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opportunity b it's important personally and is not enough just to say black people in america because all of them are. and that is a real fact that we needo to understand those differences of how do we do that? when we say learning history and it's hard to learn from past mistakes if you don't use those review thoseou mistakes as yours. but they were made by people in your family living during those times. and the choices that people make and so it shows us and
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then those decisions he wants to have a standoff then he says way to has a plan we have to deal with these people they were in the south they are going to need some kind of communication and malcolm says wait a minute. that's not how this goes but he starts to see malcolm and mohammed have a difference of opinion in the direction black people should go. and when they come from. he was told not south so then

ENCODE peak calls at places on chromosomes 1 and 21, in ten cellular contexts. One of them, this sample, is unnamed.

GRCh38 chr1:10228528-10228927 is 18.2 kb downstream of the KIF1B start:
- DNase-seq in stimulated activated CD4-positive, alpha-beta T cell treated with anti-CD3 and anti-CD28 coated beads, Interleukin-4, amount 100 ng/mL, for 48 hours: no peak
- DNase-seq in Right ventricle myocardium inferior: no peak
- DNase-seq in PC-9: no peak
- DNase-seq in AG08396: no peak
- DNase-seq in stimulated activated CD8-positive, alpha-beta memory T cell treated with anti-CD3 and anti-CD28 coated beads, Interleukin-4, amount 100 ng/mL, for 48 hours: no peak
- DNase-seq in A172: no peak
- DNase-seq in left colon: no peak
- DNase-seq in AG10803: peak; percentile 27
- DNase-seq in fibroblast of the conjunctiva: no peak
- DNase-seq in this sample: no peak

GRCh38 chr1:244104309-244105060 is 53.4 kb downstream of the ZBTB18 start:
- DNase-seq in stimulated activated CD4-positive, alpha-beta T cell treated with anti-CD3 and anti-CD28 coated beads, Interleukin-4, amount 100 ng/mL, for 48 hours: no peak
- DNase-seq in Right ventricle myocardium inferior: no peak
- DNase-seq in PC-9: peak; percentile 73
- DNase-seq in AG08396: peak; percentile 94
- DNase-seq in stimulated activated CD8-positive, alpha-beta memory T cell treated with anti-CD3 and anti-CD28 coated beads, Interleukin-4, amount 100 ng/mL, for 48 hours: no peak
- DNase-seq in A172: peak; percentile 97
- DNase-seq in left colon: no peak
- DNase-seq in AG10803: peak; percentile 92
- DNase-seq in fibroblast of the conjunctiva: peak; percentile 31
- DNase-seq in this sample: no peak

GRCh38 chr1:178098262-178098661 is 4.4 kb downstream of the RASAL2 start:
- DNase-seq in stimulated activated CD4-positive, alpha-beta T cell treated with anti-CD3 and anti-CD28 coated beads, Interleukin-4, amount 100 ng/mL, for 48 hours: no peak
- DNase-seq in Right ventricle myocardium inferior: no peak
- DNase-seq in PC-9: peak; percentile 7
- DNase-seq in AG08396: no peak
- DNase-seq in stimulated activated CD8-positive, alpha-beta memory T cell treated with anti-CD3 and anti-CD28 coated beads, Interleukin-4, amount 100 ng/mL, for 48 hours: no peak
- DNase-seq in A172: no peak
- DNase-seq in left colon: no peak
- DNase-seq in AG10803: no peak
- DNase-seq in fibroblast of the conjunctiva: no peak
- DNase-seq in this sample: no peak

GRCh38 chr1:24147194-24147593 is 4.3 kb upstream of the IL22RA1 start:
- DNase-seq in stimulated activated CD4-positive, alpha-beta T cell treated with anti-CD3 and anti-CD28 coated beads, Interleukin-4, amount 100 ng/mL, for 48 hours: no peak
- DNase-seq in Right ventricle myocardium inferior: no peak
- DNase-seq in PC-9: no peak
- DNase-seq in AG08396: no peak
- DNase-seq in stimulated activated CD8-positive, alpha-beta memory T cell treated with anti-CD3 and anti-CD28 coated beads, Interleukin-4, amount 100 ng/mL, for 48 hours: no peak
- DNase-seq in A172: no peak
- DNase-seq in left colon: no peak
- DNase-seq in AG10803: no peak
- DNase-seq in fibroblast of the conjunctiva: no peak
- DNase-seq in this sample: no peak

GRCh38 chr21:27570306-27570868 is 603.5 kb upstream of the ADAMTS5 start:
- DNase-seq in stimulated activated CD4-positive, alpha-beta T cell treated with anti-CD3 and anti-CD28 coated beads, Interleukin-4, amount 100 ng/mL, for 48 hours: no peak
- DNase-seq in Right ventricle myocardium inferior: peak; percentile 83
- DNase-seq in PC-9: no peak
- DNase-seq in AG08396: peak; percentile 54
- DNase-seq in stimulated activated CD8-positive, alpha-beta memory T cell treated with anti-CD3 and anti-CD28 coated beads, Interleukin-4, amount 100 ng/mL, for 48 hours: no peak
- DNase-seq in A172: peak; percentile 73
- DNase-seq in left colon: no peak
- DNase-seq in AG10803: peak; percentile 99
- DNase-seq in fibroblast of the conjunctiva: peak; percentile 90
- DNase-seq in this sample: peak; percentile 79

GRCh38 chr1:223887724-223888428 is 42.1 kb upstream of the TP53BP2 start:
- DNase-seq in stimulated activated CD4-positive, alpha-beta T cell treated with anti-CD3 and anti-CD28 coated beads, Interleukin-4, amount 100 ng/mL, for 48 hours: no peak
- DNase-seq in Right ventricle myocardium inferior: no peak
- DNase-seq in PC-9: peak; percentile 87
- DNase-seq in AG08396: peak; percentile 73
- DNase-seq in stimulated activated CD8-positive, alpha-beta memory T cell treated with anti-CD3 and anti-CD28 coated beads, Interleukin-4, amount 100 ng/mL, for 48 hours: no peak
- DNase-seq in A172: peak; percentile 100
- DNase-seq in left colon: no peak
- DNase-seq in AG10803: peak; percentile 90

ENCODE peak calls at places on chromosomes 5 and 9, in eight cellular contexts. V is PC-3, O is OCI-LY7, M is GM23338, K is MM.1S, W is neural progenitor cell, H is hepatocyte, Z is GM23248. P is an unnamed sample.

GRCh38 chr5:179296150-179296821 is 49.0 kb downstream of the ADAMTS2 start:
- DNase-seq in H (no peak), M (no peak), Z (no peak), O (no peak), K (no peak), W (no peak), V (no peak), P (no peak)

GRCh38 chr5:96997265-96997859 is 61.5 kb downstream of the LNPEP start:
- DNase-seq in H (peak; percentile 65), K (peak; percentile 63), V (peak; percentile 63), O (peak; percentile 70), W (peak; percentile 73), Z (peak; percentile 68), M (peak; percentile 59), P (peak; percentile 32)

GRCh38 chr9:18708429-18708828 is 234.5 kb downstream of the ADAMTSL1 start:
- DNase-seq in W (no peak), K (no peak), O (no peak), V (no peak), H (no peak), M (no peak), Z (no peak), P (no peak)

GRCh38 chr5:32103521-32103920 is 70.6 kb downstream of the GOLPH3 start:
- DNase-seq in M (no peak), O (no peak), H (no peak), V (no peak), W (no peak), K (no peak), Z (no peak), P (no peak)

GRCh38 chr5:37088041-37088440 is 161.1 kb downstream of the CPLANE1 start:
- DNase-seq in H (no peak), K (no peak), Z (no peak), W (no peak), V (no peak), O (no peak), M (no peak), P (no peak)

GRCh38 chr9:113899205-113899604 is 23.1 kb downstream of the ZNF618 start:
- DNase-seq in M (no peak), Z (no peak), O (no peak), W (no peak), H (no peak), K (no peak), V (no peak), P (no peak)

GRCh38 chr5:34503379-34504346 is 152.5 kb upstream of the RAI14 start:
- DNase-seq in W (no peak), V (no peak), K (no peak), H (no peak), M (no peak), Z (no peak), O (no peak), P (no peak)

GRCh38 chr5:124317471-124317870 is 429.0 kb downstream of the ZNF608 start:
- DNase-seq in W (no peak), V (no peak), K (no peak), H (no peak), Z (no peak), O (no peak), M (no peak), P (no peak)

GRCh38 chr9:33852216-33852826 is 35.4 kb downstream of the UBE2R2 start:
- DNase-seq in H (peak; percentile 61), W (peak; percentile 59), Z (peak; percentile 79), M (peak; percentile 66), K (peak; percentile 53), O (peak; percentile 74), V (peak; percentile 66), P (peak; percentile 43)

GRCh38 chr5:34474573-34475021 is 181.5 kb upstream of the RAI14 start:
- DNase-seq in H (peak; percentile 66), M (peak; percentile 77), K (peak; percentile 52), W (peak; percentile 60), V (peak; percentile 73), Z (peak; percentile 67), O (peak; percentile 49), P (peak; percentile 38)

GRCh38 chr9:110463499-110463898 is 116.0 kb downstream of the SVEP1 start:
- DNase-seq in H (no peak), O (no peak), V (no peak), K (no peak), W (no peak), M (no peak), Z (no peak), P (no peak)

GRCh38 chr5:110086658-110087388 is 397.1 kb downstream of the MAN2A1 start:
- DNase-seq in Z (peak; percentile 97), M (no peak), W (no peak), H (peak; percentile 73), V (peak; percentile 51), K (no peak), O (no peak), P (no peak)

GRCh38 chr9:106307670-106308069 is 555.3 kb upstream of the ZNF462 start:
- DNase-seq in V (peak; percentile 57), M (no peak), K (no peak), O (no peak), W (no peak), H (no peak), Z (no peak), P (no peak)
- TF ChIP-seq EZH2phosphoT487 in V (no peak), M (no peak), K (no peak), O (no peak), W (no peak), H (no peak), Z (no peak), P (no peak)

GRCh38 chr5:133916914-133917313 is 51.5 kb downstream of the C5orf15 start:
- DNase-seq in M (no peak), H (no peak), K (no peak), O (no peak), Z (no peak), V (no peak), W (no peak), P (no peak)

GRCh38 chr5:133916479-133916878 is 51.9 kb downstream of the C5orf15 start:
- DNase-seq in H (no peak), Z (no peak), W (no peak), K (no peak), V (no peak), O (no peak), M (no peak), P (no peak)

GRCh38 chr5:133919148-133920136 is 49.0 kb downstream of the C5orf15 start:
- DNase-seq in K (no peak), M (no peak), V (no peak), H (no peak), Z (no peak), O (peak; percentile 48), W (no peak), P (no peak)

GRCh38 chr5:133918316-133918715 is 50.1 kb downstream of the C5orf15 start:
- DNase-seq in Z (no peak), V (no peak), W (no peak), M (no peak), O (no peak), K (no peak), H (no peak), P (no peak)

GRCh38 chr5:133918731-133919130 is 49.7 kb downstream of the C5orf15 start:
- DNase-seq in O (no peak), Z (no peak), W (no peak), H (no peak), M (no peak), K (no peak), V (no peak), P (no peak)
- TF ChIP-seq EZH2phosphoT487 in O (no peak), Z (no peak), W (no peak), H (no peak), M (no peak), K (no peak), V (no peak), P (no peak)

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you see the difference in how they approach is so that's only wasn't about the german children and also how they research discipline and the role of the women in the nation of islam. all of this is important that there are issues with that but there are issues and if you look at that organization look at your organization. >> yes.
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it is complicated. that is the short-term and they are not teachers that multifaceted. they thought about things and nuanced n ways again this is so rich because you can see the fullness of how someone is in the decisions that are being made. so now we'll go to q and a. i love hearing your take on everything. so whilewn writing this book is there any way to have you personal idea either before he became a researcher from writing the novel yourself?
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>> and to understand why it was so important to us there is a reason why was a 1965 and 19631961 still stands today and his analysis when he is sitting the voters right that he talks about that and he talks about the filibuster and how they were using but it'sea interesting to see him talk about that. and it just gave me more information why he is important but not just as a black american that an american. i just want that to be understood. we are american. malcolm is an american.